Oparin­-Ha­ldane hypothesis and Miller­-Urey Experiment
Oparin­-Ha­ldane hypothesis
life arose gradually from inorganic molecules, with “building blocks” like amino acids forming first and then combining to make complex polymers.
Miller­-Urey Experiment
Miller­-Urey experiment
organic molecules needed for life could be formed from inorganic components
Used a sparking device to mimic a lightning storm on early Earth. Their experiment produced a brown broth rich in amino acid
RNA world hypothesis
that the first life was self-r­epl­icating RNA
Scientists think RNA building blocks (nucle­otides) emerged in a chaotic soup of molecules on early Earth. These nucleo­tides bonded together to make the first RNAs. RNA store of genetic inform­ation, self-r­epl­icate, and act as a cellular catalyst
Metabo­lis­m-first hypothesis
metabolic networks before DNA or RNA
origin of life is triggered by the accumu­lation of very simple organic molecules in thermo­dyn­ami­cally favorable circum­sta­nces. Simple organic molecules can then be combined in various ways that result in simple amino acids, lipids, etc. These, in turn, could act as catalysts for the formation of more organic molecules. This is the beginning of metabo­lism.
Organic compounds came on meteorites
Simple organic compounds might have come to early Earth on meteor­ites.
One scientist tested this - used guns - samples had main organic acids - gun will stimulate pressures of comets - results = the amino acids had survived and transf­ormed into a compound - peptide molecules were formed. § One scientist tested this - used guns - samples had main organic acids - gun will stimulate pressures of comets - results = the amino acids had survived and transf­ormed into a compound - peptide molecules were formed. ○ Don Brownley - designed experiment to know of space had building blacks of life - commis­sioned former spy plane to collect space dust - discovered that these particles had seeds of life - but not only possible source of life - asteroids and meteoroids have building blocks for life - had amino acids (blocks of life) § Enough meteoroids - 70 kinds of amino acids found on them - delivered by comets - comments size of mountains that could have contained organic compounds
Life in Sea
life could have started in the oceans.
Yes - life is there despite scalding temper­atures and no sunlight, many typed of creatures are surviving here § Yes - life is there despite scalding temper­atures and no sunlight, many typed of creatures are surviving here

Origins of Eukaryotes

Theory Name
Endosy­mbiotic theory
Eukaryotic cells are believed to have evolved from early prokar­yotes that were engulfed by phagoc­ytosis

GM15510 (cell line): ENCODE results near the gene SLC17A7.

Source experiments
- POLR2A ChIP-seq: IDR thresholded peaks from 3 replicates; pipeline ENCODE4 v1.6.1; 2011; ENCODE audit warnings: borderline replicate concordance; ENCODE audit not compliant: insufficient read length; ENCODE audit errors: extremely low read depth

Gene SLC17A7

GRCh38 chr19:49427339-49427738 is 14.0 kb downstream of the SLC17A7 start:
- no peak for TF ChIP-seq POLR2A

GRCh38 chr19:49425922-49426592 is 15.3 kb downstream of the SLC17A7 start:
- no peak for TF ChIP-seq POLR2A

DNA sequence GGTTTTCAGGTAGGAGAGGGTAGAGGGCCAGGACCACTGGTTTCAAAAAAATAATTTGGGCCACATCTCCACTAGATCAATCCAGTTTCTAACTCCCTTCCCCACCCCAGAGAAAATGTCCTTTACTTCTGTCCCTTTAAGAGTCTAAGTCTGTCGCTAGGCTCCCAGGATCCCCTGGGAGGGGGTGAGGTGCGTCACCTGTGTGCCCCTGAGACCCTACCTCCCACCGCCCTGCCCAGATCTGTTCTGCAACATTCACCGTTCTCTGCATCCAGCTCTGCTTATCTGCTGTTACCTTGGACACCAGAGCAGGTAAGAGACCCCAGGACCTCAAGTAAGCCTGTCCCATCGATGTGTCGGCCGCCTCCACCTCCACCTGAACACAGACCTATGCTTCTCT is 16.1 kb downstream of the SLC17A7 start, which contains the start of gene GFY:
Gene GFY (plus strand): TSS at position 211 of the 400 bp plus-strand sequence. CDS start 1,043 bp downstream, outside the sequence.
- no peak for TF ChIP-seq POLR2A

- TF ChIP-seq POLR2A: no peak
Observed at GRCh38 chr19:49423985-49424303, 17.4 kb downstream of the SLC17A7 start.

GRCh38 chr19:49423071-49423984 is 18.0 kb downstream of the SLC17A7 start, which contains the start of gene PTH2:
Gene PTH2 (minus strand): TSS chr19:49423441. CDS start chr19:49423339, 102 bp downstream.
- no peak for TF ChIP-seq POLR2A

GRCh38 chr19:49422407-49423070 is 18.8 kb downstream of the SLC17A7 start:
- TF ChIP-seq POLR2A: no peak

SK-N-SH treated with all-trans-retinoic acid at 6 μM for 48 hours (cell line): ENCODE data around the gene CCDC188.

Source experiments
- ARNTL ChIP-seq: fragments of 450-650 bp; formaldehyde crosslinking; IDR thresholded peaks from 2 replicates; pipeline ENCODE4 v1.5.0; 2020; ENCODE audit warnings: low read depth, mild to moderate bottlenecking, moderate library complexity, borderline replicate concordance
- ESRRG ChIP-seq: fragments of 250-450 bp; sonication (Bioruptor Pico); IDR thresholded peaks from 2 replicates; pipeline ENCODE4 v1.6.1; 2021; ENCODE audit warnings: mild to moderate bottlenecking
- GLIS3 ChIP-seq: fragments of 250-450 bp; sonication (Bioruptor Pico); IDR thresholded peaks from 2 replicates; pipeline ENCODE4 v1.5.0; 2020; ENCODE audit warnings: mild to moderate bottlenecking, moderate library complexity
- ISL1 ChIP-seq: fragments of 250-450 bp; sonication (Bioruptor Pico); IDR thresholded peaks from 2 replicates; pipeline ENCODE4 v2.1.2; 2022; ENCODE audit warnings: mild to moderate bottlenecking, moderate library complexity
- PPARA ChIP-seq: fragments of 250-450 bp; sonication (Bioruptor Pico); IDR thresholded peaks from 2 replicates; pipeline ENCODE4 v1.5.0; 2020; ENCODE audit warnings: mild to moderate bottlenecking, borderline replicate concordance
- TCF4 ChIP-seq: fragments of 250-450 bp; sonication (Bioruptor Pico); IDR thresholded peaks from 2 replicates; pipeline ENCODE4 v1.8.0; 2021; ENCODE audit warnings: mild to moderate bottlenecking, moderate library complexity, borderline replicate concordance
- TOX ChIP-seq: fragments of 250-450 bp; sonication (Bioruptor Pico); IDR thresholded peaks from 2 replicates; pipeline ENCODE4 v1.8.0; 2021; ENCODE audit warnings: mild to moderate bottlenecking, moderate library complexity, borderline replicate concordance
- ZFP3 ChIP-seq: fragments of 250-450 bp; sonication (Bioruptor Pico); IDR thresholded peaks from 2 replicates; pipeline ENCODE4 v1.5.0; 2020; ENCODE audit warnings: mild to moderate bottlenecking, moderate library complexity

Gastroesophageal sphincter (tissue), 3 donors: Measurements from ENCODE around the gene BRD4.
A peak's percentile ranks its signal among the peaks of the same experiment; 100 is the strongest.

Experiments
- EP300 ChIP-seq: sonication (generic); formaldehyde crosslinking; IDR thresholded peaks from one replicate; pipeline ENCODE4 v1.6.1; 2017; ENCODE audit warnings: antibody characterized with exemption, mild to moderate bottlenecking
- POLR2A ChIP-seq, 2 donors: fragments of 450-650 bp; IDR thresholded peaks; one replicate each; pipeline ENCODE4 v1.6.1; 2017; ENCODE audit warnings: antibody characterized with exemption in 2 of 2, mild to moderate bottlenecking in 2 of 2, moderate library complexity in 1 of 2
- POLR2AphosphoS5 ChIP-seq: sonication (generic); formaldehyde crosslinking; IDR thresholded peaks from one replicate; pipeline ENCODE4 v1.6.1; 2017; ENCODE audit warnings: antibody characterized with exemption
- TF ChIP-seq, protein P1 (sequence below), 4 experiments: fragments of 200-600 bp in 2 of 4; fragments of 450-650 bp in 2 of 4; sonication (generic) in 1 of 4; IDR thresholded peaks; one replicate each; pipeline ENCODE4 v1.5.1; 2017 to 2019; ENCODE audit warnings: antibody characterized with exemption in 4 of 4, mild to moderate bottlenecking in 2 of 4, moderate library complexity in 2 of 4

Mitoch­ondrion and Chloro­plast have double meb=mb­arnecs, can reprodece in a fissio­n-like process, have their own DNA which is similar to prokar­yotic DNA, and has ribisomes similiar to prokar­yotes.

SA; V Ratio

Why are Cells So Small?
The higher the difference between SA:V ratio, the more amount of diffusion takes place
What could a cell do in response to a shrinking SA/V ratio?
A cell could slow down its processes in response to shrinking SA: V because a smaller ratio of SA: V could mean more space available inside the cell. The cell could also start to divide or evolve
Justify “Numerous small cells are evolut­ion­arily advant­ageous in regard to mainta­ining homeos­tasis in multic­ellular organisms”
This is true because having smaller cells maximize the surface area to volume ratio, helping the diffusion rate go up.
As the mitoch­ondria metabolize the glucose, they produce carbon dioxide waste. Would the CO2 be able to leave the cell faster if the cell had a smaller volume or larger volume?
CO2 would be able to leave the cell with a smaller volume faster than a cell with a larger volume due to there being less surface area to journey.
Is bigger always better for a cell?
Bigger is not always better for the cell because cell’s with a larger surface area would have waste and other unwanted objects in their cell for a longer time. This additional time traveling could also create more time objects to travel that a cell might need immedi­ately.
Is it more desirable for a cell to have a small surfac­e-a­rea­-to­-volume ratio or a large surfac­e-a­rea­-to­-volume function of a cell?
It would not be desirable for cells to have a small surfac­e-a­rea­-to­-volume because as seen above a lower surfac­e-a­rea­-to­-volume ratio would guarantee a larger cell that has more processes occuring and having a lower rate of diffusion (so waste would leave the cell slower).